Sugar consumption has tripled in the past 50 years and now accounts for a fifth of our total calorie intake. Sugar is a quick fix to boost our energy levels and lift our moods – and we’re fast becoming a nation of addicts. That’s the nature of sugar: one mouthful leaves you wanting more.
So why have we become so sugar dependent? The chemicals released by sugar travel the same pathways in the brain as cocaine and heroin. Dopamine is the pleasure chemical released in substance abuse that makes you feel instantly better, but, as with any addictive substance, over time you need more sugar to get the same high.
Part of the blame for our high consumption of sugar must lie with the message that has been drilled into us for years, that we should aim for a diet that is low in fat and high in carbohydrates. To quote the NHS’s Eatwell Plate guide, our diet should include ‘plenty of potatoes, bread, rice and pasta, plus at least five portions of fruit and vegetables a day’.
But what we didn’t realise was that these starchy foods and fruit convert to sugar in the bloodstream, so while we’ve been trying to eat healthily we’ve actually been consuming a diet rich in sugar. Fruit – which is how many of us get our five a day – is high in fructose, which affects blood sugar levels. Any sugar that the body doesn’t need is converted to fat – and we’re getting bigger.
The average person consumes 21½ teaspoons a day, more than double the recommended amount. Part of the problem lies with ‘hidden’ sugars that are added to everyday foods, including cereals and low-fat items, such as flavoured yoghurt.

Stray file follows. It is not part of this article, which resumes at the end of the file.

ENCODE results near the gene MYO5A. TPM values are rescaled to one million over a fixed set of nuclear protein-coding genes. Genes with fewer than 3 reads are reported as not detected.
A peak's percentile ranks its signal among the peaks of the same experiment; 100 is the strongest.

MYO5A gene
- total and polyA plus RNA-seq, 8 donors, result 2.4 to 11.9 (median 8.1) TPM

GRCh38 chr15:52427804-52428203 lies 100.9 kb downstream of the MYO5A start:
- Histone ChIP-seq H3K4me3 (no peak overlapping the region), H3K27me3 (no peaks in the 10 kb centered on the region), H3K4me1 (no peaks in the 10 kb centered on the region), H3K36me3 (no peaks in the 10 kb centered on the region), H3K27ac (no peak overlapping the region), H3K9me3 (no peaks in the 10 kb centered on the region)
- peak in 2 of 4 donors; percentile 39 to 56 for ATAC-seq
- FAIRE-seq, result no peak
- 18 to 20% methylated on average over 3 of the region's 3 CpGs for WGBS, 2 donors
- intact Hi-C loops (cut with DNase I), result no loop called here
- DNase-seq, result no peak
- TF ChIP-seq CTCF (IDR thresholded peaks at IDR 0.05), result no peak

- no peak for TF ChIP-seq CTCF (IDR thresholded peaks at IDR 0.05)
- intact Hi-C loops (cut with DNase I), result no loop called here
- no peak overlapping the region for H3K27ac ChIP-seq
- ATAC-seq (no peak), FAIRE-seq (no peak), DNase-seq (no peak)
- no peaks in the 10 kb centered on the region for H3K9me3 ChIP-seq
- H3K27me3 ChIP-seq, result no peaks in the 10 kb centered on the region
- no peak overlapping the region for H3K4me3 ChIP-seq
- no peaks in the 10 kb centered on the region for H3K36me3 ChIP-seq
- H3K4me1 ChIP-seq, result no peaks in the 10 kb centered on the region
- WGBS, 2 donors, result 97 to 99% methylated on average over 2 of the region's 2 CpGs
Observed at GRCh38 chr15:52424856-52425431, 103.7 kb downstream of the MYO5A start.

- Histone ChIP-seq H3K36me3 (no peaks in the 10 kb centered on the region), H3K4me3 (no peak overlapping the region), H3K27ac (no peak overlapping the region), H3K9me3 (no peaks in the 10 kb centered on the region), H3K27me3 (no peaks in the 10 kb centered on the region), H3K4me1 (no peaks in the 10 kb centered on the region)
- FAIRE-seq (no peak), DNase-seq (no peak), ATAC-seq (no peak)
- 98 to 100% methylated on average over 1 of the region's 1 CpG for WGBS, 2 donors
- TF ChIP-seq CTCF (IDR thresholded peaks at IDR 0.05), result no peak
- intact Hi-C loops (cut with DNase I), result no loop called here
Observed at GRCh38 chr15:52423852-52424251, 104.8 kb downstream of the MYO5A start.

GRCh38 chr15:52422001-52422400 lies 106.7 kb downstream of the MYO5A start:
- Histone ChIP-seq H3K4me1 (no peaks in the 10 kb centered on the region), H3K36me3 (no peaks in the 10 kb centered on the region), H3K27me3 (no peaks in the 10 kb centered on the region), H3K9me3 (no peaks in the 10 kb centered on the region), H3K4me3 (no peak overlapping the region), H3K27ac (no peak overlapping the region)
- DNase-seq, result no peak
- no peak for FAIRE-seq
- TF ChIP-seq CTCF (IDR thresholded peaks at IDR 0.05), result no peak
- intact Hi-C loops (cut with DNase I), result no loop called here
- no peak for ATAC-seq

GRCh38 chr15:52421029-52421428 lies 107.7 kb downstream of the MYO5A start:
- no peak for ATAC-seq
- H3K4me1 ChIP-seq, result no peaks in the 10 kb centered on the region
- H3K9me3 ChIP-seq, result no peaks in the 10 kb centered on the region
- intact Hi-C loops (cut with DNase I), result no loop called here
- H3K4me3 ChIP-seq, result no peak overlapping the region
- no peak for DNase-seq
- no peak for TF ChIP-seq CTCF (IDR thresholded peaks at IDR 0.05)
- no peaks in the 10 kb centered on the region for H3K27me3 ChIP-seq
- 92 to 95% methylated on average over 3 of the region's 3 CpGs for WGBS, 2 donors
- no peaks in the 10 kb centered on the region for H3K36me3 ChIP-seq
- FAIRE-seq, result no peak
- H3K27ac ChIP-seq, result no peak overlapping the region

The fructose in cheap sweeteners such as corn syrup, which is used in everything from cakes to soft drinks, can suppress leptin, the hormone that carries the ‘stop now, you’re full’ message to the brain. It’s no wonder that the increase in our consumption of sugar has coincided with a rise in obesity levels.
Supercharge Your Health With Superfoods!
We’ve been told over and over again that you are what you eat. The problem for many of us is that we just don’t know how to eat healthful foods and what’s worse, we don’t know how to prepare them.
Supercharge Your Health answers both of these questions by explaining in clear and concise language what makes these foods super and why we should be eating them. For example, did you know that beans can help regulate blood pressure and blood sugar levels?
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A study at Cambridge University’s Medical Research Council found that overweight people ate nearly three times as much sugar daily as their thinner counterparts. In the UK, we’re three stone heavier than we were in the mid-1960s, and in the US the problem is even worse.
Scientists are claiming our addiction to sugar also makes us moody, forgetful, anxious and panicky and is increasing our risk of developing type-2 diabetes. Diets high in sugar have even become a focus of cancer researchers.
The theory is that increased blood sugar levels provoke insulin surges that may feed tumour growth, because insulin is an anabolic hormone which encourages things to grow.